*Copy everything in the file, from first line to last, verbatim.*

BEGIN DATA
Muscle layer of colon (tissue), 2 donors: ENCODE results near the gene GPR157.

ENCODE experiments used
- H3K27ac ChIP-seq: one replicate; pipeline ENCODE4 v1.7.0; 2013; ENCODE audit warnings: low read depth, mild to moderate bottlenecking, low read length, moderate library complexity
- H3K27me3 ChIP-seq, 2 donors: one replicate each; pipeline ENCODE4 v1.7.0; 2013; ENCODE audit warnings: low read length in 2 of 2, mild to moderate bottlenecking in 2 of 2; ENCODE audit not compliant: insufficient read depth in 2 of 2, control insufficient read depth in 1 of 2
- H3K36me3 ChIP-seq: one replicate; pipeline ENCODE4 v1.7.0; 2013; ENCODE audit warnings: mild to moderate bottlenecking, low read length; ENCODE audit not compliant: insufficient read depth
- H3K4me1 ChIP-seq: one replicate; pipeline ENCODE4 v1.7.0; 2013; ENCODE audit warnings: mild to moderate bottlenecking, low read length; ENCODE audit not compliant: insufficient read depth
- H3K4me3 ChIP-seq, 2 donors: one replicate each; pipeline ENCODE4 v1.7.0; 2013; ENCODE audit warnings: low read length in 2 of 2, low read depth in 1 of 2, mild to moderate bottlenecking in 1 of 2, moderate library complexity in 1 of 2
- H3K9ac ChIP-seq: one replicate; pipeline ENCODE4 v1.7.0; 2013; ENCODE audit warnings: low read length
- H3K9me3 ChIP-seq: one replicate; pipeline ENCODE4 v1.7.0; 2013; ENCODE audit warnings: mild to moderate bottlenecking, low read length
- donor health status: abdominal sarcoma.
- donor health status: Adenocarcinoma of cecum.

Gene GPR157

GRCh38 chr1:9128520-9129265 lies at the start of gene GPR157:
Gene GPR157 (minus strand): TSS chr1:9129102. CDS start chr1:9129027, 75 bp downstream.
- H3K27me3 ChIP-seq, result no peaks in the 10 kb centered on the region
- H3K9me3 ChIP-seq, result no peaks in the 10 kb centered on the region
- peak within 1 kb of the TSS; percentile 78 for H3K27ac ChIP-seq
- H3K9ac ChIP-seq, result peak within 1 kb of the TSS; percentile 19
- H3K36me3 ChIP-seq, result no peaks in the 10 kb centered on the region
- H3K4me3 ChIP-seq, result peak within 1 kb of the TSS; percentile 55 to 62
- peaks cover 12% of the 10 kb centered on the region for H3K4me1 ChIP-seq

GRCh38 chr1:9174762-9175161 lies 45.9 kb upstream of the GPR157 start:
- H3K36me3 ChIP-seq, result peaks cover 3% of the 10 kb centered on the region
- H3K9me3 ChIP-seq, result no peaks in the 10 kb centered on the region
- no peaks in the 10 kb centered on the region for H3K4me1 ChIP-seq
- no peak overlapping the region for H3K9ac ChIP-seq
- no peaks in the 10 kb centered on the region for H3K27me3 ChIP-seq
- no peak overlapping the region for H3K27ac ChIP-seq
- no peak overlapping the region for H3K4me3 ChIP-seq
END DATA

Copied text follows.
Muscle layer of colon (tissue), 2 donors: ENCODE results near the gene GPR157.

ENCODE experiments used
- H3K27ac ChIP-seq: one replicate; pipeline ENCODE4 v1.7.0; 2013; ENCODE audit warnings: low read depth, mild to moderate bottlenecking, low read length, moderate library complexity
- H3K27me3 ChIP-seq, 2 donors: one replicate each; pipeline ENCODE4 v1.7.0; 2013; ENCODE audit warnings: low read length in 2 of 2, mild to moderate bottlenecking in 2 of 2; ENCODE audit not compliant: insufficient read depth in 2 of 2, control insufficient read depth in 1 of 2
- H3K36me3 ChIP-seq: one replicate; pipeline ENCODE4 v1.7.0; 2013; ENCODE audit warnings: mild to moderate bottlenecking, low read length; ENCODE audit not compliant: insufficient read depth
- H3K4me1 ChIP-seq: one replicate; pipeline ENCODE4 v1.7.0; 2013; ENCODE audit warnings: mild to moderate bottlenecking, low read length; ENCODE audit not compliant: insufficient read depth
- H3K4me3 ChIP-seq, 2 donors: one replicate each; pipeline ENCODE4 v1.7.0; 2013; ENCODE audit warnings: low read length in 2 of 2, low read depth in 1 of 2, mild to moderate bottlenecking in 1 of 2, moderate library complexity in 1 of 2
- H3K9ac ChIP-seq: one replicate; pipeline ENCODE4 v1.7.0; 2013; ENCODE audit warnings: low read length
- H3K9me3 ChIP-seq: one replicate; pipeline ENCODE4 v1.7.0; 2013; ENCODE audit warnings: mild to moderate bottlenecking, low read length
- donor health status: abdominal sarcoma.
- donor health status: Adenocarcinoma of cecum.

Gene GPR157

GRCh38 chr1:9128520-9129265 lies at the start of gene GPR157:
Gene GPR157 (minus strand): TSS chr1:9129102. CDS start chr1:9129027, 75 bp downstream.
- H3K27me3 ChIP-seq, result no peaks in the 10 kb centered on the region
- H3K9me3 ChIP-seq, result no peaks in the 10 kb centered on the region
- peak within 1 kb of the TSS; percentile 78 for H3K27ac ChIP-seq
- H3K9ac ChIP-seq, result peak within 1 kb of the TSS; percentile 19
- H3K36me3 ChIP-seq, result no peaks in the 10 kb centered on the region
- H3K4me3 ChIP-seq, result peak within 1 kb of the TSS; percentile 55 to 62
- peaks cover 12% of the 10 kb centered on the region for H3K4me1 ChIP-seq

GRCh38 chr1:9174762-9175161 lies 45.9 kb upstream of the GPR157 start:
- H3K36me3 ChIP-seq, result peaks cover 3% of the 10 kb centered on the region
- H3K9me3 ChIP-seq, result no peaks in the 10 kb centered on the region
- no peaks in the 10 kb centered on the region for H3K4me1 ChIP-seq
- no peak overlapping the region for H3K9ac ChIP-seq
- no peaks in the 10 kb centered on the region for H3K27me3 ChIP-seq
- no peak overlapping the region for H3K27ac ChIP-seq
- no peak overlapping the region for H3K4me3 ChIP-seq